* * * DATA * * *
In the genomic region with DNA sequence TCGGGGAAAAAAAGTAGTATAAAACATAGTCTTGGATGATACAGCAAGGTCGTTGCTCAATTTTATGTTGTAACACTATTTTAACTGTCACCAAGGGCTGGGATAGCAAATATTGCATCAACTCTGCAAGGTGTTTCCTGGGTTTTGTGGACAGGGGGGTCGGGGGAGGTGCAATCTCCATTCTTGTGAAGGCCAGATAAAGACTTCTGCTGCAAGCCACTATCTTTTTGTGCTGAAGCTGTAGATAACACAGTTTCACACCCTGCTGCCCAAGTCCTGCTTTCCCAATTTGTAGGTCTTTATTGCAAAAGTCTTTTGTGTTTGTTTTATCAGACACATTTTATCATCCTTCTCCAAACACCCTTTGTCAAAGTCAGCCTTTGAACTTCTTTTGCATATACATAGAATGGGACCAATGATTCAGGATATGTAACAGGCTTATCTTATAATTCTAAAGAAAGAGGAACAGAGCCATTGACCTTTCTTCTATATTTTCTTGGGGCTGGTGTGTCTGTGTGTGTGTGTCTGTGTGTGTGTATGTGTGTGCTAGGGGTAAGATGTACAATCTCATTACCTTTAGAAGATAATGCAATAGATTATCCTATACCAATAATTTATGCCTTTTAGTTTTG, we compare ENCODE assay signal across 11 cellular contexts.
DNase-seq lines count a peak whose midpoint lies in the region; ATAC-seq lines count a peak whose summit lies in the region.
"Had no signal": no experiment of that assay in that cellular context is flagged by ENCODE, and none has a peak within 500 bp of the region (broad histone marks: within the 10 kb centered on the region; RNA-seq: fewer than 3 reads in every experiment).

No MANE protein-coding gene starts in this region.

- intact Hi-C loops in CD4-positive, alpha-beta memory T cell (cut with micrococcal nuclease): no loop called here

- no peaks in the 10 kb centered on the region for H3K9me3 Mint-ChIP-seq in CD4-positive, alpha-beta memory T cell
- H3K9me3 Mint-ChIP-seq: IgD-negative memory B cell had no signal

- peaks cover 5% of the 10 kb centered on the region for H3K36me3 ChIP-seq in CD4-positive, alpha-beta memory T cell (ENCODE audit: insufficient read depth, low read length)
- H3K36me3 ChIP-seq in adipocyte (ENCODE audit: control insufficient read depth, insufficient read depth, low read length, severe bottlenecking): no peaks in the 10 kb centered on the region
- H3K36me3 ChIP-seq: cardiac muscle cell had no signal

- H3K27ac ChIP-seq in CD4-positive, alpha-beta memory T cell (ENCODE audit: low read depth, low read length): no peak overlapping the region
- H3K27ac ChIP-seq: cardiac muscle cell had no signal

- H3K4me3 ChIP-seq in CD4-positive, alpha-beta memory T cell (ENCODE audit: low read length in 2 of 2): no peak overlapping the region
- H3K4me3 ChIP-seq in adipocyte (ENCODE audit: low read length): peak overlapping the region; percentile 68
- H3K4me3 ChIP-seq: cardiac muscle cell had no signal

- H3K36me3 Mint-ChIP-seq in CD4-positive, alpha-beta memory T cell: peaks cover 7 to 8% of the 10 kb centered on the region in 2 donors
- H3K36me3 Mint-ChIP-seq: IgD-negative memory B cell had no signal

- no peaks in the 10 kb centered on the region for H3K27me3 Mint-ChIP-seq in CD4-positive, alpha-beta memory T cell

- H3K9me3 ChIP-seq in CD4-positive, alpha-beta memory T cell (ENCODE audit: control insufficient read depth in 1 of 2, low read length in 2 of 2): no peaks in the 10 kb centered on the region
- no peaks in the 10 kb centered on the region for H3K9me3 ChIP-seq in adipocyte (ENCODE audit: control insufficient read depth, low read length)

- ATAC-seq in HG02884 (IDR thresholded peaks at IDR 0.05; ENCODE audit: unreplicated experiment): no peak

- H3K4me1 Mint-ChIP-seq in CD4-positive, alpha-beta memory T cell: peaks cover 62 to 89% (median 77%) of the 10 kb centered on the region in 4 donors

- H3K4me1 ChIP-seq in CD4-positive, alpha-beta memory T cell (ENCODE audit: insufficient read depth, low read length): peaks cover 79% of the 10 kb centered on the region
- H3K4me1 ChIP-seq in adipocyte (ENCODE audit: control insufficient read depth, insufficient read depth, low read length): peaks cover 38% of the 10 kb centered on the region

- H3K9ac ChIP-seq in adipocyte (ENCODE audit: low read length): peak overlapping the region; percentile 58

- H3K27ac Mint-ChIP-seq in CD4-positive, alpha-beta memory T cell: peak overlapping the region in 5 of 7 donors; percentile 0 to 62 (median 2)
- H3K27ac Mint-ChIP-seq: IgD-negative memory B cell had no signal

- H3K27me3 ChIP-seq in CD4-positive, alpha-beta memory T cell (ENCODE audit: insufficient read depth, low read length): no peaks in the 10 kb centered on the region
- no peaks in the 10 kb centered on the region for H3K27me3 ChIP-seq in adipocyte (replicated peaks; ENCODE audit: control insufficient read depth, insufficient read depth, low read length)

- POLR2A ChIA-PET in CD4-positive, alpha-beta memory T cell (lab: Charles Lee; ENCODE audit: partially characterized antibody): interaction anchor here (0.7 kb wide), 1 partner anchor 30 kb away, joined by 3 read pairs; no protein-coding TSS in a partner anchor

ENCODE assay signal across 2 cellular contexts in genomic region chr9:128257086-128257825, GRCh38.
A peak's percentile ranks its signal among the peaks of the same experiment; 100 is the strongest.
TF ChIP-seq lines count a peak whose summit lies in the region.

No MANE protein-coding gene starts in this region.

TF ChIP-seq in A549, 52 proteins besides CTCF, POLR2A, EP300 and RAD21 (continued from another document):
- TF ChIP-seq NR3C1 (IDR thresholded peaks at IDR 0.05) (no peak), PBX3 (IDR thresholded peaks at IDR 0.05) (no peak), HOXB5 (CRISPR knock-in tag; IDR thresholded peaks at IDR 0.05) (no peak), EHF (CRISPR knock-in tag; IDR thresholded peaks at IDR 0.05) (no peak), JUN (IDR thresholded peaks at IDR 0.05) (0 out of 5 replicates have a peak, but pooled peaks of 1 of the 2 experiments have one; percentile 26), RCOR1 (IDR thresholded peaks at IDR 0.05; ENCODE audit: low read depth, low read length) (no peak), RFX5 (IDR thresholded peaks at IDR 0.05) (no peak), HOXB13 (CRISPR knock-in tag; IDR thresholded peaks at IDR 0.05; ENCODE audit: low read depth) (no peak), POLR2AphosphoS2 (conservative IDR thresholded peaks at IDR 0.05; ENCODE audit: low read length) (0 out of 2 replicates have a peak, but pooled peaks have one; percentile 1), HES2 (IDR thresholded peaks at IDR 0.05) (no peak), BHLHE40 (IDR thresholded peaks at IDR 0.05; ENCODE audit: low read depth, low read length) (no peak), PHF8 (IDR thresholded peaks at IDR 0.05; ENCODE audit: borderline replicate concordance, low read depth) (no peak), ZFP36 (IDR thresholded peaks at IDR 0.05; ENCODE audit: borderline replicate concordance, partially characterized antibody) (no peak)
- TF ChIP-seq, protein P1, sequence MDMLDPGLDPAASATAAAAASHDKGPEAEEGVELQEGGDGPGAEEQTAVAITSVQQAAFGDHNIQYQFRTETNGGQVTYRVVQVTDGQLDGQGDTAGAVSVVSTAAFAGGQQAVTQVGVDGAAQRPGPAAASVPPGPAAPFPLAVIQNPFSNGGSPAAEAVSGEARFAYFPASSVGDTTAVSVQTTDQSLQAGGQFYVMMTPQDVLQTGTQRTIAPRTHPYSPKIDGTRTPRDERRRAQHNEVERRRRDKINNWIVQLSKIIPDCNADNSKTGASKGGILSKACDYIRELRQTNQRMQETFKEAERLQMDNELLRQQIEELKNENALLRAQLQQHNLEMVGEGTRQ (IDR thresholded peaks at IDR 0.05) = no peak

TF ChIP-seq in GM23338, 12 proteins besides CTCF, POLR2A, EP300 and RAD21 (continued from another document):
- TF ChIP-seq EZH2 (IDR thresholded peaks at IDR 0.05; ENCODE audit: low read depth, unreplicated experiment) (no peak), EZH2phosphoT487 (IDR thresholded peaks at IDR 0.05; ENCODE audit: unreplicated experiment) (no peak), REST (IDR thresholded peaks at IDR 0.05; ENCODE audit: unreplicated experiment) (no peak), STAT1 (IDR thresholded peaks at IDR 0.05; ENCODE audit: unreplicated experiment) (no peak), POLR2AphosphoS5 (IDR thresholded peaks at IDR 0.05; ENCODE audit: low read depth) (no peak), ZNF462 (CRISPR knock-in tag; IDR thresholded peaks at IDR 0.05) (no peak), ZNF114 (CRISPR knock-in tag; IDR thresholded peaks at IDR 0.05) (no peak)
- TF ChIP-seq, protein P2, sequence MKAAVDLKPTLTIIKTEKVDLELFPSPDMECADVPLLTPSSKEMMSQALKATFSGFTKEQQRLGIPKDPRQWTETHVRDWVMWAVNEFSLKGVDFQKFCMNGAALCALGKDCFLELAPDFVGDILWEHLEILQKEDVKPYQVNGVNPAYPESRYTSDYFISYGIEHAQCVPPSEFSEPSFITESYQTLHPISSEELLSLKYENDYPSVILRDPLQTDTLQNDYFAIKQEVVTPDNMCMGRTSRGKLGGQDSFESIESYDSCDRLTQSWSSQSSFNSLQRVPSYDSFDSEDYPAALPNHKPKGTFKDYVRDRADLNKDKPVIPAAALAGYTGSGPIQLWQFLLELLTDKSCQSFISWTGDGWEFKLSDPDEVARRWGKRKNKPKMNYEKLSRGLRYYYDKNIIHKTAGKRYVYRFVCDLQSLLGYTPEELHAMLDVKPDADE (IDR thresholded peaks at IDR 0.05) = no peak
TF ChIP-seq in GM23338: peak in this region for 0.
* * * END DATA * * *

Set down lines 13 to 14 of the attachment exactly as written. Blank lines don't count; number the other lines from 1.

- H3K4me3 ChIP-seq in CD4-positive, alpha-beta memory T cell (ENCODE audit: low read length in 2 of 2): no peak overlapping the region
- H3K4me3 ChIP-seq in adipocyte (ENCODE audit: low read length): peak overlapping the region; percentile 68